What You Need to Know About Telephone Mail Fraud

What You Need to Know About Telephone Mail Fraud

Perpetrators of elder fraud contact their targets in many ways, with the most common being by telephone or mail messages. By using these two platforms, criminals can hide their identity from their victims. Certainly, there are many ways that telephone fraud and mail fraud may be conducted. However, the main message that virtually every scam copies that the person who receives the message has won a prize or cash winnings.

The “winner” is then instructed to follow a list of steps to take in order to access his or her prize, which usually includes him or her sending some kind of fee or tax as a processing or holding charge. If the chosen target follows these instructions and sends money or bank account information, he or she will likely not receive his or her “winnings” and fall victim of telephone fraud or mail fraud instead. 

Those in charge of telephone fraud schemes contact people at random who are listed in a phone book. These criminals continue to solicit the person who answers the phone until they can hook him or her into believing their sales pitch, convincing the individual that he or she has randomly been selected to receive a cash prize or some other reward.

Dangling a large sum of money in front of people looking to make money quickly can prove quite an effective tool for schemers. People who have been found most likely to fall victim of these scams are young adults and elderly persons. Elders who are afraid of not having enough money to last them or pass on to their families will be yet more likely to believe these instances of telephone fraud.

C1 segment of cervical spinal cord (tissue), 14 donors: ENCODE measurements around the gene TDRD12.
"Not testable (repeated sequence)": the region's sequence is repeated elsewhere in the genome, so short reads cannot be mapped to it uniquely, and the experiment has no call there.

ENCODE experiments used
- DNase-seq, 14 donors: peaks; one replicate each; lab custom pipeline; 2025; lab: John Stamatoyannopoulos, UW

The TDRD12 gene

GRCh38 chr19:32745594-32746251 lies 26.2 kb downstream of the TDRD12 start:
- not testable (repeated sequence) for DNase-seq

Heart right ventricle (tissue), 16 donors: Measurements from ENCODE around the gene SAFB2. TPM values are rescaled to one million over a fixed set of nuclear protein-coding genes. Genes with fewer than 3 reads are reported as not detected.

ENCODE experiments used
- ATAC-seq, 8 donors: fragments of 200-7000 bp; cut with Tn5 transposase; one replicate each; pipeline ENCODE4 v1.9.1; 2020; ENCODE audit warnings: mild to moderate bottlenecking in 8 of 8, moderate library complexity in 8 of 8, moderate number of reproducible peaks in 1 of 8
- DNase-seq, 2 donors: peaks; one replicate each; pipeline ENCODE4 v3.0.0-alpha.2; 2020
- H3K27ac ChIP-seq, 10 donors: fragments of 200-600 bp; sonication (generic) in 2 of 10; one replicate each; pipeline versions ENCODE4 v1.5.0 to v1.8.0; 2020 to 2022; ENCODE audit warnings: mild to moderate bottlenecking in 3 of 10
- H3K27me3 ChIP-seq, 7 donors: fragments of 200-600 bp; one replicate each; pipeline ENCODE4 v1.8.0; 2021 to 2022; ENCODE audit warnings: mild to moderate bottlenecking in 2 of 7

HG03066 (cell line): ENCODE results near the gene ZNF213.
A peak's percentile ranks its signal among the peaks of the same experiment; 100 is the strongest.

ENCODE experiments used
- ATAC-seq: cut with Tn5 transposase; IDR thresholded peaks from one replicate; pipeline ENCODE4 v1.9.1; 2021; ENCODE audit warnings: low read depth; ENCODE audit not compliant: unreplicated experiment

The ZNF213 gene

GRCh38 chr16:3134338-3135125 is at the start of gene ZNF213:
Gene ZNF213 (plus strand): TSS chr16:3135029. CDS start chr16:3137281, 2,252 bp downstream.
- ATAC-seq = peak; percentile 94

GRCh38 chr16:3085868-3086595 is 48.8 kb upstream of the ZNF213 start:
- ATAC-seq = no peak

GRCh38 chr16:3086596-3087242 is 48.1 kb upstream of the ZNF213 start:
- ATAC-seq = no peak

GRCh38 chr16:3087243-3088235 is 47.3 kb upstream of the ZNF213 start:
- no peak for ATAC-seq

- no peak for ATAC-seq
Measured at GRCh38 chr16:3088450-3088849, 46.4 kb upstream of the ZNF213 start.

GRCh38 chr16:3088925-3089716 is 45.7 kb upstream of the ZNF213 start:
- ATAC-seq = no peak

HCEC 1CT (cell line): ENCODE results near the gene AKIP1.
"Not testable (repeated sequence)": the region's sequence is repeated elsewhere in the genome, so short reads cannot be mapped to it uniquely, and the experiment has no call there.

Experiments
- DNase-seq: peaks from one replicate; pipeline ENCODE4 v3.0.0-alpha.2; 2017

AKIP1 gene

Mail fraud is very similar to telephone fraud in that defrauders will announce to targets that they have won a sweepstakes or lottery with a large prize that needs to be collected. Most of these mail messages will come from organizations or companies with names that seem very similar to large, well-known organizations designed to try to confuse their targets by seeming like legitimate companies. Of course, by doing this, people will be more likely to believe that they have won.

These fraudulent plans will instruct their “winners” to send money or bank account information to an off-shore or out-of-country bank, telling them that by paying a processing fee or tax, it will allow them to have access to their large sum of winnings and that the fee will be reimbursed.

These criminals will receive this “fee” into their account and then cease any communication with their target. Telephone fraud and mail fraud scammers will pressure their targets into quickly sending the fees by saying their offer will expire or that they will lose out on their prize.